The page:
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Susan Osborne and Alan Boles placed an obituary for their dog Digger, who died last month at the age of 9, in the Daily Camera on Sunday. Digger is the third of the couple's pets to die since April.

Digger Osborne-Boles, a 9-year-old greyhound who died last month, loved running after tennis balls.

But as his obituary in Sunday's Daily Camera noted, he wasn't particularly interested in bringing them back to Alan Boles and Susan Osborne, who adopted him five years ago.

"Unusually for a greyhound, he loved to chase and catch tennis balls — although he was not particularly diligent at returning them and often carried them off to privately admire," the couple wrote in the obituary, which included the dates of Digger's birth and death under a photo of him with a tennis ball between his two front paws.

Osborne, a former Boulder mayor, and Boles, a retired Boulder city attorney who's been involved in local politics, have been writing obituaries for their pets since at least 1993, after the death of their dog Blossom.

All told, they've placed obituaries in the Camera for seven dogs and four cats in more than 20 years.

This spring and summer have been particularly hard for Boles and Osborne, who have lost Digger, a female greyhound named Peggy and their cat Moon, all since April.

"It's the same reason you write an obituary for a person," Osborne said. "It's to recall a person and let people who knew them know that they have died. A lot of people knew Digger and Peggy, and so it's partly for them. It's to remember them and make a public statement about their lives."

Billy Magrini, an advertising representative for the Daily Camera, said the newspaper doesn't receive many pet obituaries, which cost between $100 and $200.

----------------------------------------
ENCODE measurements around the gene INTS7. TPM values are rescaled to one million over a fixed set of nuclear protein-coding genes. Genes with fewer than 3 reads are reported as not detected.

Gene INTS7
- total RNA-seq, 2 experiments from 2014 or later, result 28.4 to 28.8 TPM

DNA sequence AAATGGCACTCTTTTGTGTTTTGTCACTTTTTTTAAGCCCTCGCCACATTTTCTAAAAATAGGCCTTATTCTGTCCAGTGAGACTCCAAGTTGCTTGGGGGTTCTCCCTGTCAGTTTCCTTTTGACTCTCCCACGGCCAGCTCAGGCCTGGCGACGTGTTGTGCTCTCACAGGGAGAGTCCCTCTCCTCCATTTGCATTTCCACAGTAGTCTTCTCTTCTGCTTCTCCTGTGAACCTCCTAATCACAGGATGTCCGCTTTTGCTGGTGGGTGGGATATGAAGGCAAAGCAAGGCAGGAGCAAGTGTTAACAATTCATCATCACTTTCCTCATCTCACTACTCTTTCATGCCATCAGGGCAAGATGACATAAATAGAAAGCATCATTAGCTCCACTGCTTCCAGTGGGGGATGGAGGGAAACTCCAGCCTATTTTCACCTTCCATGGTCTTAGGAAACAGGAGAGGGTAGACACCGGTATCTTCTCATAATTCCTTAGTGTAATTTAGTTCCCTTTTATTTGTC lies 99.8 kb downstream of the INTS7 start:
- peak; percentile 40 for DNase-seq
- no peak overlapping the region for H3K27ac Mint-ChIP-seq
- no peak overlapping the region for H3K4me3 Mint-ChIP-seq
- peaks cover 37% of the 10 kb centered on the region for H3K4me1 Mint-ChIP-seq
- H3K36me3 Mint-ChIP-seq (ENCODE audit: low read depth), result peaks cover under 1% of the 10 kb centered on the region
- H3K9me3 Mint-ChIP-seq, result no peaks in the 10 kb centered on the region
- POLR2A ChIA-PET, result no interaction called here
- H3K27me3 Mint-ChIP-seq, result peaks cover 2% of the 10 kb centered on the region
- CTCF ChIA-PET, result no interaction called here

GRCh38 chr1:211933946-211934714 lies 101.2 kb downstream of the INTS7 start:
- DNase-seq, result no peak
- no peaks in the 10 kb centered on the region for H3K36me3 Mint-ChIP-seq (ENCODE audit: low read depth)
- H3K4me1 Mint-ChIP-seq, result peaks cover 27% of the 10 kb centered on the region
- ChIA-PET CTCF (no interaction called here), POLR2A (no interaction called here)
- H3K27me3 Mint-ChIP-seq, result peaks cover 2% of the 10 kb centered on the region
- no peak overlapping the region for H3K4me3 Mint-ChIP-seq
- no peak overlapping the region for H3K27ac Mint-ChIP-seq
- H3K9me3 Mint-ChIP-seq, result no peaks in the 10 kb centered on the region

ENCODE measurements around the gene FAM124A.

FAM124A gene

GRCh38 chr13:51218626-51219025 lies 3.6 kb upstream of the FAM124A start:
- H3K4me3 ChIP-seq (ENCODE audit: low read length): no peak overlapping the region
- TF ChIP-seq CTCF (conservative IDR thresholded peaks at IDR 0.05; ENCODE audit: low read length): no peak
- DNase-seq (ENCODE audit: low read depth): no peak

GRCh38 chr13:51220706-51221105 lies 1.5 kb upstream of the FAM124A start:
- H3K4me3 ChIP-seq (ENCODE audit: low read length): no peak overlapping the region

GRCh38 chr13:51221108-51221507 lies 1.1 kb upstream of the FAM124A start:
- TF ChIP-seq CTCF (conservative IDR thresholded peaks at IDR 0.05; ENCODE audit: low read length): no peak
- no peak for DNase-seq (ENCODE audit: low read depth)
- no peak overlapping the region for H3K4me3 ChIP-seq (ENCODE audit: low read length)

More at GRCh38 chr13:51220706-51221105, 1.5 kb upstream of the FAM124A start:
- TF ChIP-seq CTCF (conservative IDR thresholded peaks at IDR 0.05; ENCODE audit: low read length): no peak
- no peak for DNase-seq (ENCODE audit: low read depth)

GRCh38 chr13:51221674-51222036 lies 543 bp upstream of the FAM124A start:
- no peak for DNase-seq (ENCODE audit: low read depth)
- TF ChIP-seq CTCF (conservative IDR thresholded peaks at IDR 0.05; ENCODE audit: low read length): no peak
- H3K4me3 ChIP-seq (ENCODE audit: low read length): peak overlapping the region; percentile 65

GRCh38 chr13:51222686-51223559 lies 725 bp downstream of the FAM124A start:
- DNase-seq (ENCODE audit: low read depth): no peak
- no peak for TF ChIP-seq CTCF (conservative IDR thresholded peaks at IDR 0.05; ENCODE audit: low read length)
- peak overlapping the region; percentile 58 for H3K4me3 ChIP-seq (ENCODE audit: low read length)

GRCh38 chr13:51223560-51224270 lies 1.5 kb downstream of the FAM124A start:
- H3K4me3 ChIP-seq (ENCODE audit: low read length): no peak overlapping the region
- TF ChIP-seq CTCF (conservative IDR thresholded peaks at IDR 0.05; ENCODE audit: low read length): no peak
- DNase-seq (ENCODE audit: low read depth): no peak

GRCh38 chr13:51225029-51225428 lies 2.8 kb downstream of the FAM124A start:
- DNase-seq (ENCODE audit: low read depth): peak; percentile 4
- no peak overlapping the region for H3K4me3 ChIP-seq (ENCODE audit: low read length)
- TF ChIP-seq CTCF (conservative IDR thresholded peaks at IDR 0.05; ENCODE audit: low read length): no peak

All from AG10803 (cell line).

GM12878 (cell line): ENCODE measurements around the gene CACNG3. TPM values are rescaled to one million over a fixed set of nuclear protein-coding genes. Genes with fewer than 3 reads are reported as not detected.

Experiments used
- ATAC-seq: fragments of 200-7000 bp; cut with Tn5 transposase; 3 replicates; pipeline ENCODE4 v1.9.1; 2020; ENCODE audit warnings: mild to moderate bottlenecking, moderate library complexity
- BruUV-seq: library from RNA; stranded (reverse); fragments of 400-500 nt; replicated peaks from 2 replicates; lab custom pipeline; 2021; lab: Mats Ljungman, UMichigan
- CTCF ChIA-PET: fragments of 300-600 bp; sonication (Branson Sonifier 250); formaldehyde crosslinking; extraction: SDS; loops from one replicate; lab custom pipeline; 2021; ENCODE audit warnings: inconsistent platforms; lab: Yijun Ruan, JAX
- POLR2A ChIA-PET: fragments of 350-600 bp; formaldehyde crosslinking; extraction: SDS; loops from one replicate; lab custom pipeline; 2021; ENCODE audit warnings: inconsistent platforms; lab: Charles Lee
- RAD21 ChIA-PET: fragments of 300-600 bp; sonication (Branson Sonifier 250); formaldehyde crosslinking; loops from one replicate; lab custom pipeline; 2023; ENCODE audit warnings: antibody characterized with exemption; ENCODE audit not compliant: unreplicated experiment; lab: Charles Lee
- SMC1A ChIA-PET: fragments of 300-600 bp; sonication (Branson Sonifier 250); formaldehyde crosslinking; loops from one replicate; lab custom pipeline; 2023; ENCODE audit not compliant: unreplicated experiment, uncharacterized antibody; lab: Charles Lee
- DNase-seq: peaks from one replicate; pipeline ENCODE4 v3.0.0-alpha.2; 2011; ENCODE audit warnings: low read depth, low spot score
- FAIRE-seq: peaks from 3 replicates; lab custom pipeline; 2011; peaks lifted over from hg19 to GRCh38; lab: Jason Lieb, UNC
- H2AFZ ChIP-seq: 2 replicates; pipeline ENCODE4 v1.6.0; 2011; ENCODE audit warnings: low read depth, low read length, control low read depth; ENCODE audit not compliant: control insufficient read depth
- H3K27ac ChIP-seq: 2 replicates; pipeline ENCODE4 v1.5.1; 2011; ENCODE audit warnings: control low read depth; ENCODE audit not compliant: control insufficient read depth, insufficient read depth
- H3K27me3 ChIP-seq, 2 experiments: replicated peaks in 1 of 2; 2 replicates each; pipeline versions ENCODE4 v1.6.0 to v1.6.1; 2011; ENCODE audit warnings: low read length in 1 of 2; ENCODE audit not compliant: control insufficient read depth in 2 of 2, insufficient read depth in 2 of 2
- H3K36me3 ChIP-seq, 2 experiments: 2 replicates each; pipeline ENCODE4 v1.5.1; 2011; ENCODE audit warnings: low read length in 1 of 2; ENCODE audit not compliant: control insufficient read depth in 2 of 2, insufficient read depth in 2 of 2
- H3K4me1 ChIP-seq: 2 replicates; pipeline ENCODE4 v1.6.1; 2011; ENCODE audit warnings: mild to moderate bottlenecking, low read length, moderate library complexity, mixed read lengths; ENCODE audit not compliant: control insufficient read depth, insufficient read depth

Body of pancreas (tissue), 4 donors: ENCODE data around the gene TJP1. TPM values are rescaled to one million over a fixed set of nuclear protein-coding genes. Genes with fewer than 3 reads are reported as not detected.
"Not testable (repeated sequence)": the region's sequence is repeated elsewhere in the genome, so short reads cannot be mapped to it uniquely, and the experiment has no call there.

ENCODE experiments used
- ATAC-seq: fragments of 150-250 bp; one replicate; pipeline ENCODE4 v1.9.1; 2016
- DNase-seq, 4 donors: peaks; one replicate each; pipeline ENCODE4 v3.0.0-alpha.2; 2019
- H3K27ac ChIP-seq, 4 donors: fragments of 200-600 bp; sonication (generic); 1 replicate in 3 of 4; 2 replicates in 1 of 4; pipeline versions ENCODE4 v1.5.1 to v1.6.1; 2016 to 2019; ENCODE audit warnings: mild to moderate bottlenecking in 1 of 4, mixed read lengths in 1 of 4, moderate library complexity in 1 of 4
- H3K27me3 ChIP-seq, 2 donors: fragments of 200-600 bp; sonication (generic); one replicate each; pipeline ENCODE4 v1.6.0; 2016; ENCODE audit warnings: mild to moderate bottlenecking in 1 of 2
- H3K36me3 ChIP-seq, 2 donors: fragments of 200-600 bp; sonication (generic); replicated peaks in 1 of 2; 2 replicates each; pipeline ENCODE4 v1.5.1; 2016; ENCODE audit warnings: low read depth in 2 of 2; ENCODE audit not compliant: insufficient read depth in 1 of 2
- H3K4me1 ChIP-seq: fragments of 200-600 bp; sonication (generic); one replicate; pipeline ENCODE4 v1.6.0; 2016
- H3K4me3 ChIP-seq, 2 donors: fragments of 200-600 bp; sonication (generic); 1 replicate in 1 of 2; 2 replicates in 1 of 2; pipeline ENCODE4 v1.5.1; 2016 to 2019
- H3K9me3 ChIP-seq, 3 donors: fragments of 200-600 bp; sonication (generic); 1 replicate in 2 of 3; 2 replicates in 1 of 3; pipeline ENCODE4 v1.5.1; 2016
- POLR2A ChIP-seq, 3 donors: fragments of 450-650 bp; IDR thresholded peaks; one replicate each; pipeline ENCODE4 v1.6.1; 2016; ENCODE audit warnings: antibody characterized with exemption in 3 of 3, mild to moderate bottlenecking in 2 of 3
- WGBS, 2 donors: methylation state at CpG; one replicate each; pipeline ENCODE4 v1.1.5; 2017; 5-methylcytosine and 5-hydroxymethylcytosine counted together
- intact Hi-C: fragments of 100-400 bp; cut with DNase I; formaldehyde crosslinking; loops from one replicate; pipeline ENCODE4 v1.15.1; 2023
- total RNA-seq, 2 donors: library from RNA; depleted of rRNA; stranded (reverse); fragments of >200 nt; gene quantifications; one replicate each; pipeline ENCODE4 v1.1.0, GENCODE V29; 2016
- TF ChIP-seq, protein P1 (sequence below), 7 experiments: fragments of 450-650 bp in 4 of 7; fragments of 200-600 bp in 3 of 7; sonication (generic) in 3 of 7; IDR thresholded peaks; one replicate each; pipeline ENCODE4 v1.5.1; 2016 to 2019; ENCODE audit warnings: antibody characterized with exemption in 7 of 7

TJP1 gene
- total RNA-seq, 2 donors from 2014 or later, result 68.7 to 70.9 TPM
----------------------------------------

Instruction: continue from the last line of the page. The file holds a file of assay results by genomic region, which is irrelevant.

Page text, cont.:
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The practice is not unheard of, however.

An entire section of Legacy.com is dedicated to pets, and other standalone websites, such as FondPetMemories.com, are dedicated entirely to pet obituaries and memorials.

Last year, The Guardian newspaper asked readers to send in pet obituaries and ran a selection of those submissions online. Comedian Sarah Silverman wrote a poignant obituary after her dog Duck "Doug" Silverman died in 2013.

'No interest in sitting on furniture'

The obituary for Digger is eloquent and detailed, referring to the greyhound's many oddities, likes, dislikes and personality traits.

"When stretching or settling down on his bed, he often groaned and sighed like an old man," according to the obituary, which was written by Boles and edited by Osborne. "He abhorred and avoided narrow spaces and had no interest in sitting on furniture."

Each dog and cat has a unique personality, and Osborne said they hoped to make that clear in their pets' obituaries.

She said she also hopes the obituaries make a public statement about treating animals with kindness.

"If you haven't had dogs or cats, they can all seem kind of alike except for some have longer muzzles or shorter tails or something," she said. "But once you're a devoted pet guardian you realize how different their personalities are, just like with people."

Boles said the obituaries were a way to cope with the grief that came with losing each pet and to crystallize his feelings about them.

He, too, said each pet was unique and said he felt that uniqueness deserved recognition.

"We often don't pay enough attention to the value of the human and non-human animals around us," he said.

'An unselfconsciousness'

Because Osborne and Boles are retired, Digger and Peggy followed them wherever they went throughout the house.

Boles also took Digger on long hikes in Boulder County.

"Part of what makes their deaths so difficult is they're just such a close part of the fabric of your life and they're with you all the time," he said. "There's a spontaneity about animals that is usually delightful and an unselfconsciousness that is really appealing.

"And then a lot of times they're just really funny."

Osborne and Boles have adopted all of their greyhounds from nonprofit organizations that take in retired or failed racing dogs.

After losing three pets in six months, it may be a while before they adopt again, Osborne said. It's the first time in 40 years that they haven't had a dog to care for, she added.

"We love the breed and they definitely need people to adopt them," she said. "Every week, practically, greyhound (racing) rejects — mostly from Arkansas and Florida — are brought to Colorado."

Sarah Kuta: 303-473-1106, kutas@dailycamera.com or twitter.com/sarahkuta